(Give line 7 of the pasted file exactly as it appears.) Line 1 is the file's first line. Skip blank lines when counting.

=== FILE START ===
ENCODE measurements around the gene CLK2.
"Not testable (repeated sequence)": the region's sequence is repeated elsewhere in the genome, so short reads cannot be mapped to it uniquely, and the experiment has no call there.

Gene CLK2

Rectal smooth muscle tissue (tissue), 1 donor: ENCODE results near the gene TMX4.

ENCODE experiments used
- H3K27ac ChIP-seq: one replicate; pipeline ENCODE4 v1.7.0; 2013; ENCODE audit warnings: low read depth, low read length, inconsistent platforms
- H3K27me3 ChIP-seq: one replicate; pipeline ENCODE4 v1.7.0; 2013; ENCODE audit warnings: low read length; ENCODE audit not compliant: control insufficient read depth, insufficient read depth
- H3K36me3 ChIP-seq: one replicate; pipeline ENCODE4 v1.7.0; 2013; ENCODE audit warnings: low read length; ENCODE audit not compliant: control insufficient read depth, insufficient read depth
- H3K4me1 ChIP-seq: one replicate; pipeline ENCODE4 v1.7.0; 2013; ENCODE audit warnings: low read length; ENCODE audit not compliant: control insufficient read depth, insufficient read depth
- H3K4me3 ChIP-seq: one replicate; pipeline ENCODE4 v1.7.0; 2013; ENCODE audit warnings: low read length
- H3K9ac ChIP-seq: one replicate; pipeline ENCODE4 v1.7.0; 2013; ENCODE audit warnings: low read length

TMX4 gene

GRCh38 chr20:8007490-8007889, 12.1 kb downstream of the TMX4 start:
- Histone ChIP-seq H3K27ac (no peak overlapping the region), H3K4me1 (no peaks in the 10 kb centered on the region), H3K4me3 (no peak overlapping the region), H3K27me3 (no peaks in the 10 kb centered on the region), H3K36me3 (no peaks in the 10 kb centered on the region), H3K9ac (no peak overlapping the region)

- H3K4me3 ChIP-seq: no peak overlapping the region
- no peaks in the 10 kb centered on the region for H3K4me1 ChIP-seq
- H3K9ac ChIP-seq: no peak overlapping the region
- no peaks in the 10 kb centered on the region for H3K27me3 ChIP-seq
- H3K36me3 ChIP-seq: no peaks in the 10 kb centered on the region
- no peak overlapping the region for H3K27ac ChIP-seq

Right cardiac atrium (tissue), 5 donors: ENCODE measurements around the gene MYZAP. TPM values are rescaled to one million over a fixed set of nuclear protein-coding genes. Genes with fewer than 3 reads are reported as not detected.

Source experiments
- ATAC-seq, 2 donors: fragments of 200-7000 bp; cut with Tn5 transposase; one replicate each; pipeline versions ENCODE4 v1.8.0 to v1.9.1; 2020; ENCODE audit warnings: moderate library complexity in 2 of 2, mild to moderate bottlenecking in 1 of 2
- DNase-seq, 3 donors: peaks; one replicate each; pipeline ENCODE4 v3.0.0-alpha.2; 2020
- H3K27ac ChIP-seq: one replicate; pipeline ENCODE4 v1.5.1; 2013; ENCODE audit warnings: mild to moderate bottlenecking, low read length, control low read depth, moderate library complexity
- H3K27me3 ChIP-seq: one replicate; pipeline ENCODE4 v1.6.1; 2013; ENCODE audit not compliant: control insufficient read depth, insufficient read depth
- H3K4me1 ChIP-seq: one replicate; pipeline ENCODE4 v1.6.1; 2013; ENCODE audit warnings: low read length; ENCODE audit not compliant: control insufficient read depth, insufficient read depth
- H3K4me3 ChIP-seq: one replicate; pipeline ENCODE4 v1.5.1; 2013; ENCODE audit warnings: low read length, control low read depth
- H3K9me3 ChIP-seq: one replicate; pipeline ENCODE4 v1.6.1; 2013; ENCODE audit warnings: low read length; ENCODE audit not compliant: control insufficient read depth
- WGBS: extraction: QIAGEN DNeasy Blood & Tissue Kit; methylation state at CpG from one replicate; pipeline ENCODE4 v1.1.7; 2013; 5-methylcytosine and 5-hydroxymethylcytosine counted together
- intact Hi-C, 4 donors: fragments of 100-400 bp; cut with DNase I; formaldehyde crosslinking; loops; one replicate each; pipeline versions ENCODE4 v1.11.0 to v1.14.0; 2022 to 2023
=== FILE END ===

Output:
- H3K27me3 ChIP-seq: one replicate; pipeline ENCODE4 v1.7.0; 2013; ENCODE audit warnings: low read length; ENCODE audit not compliant: control insufficient read depth, insufficient read depth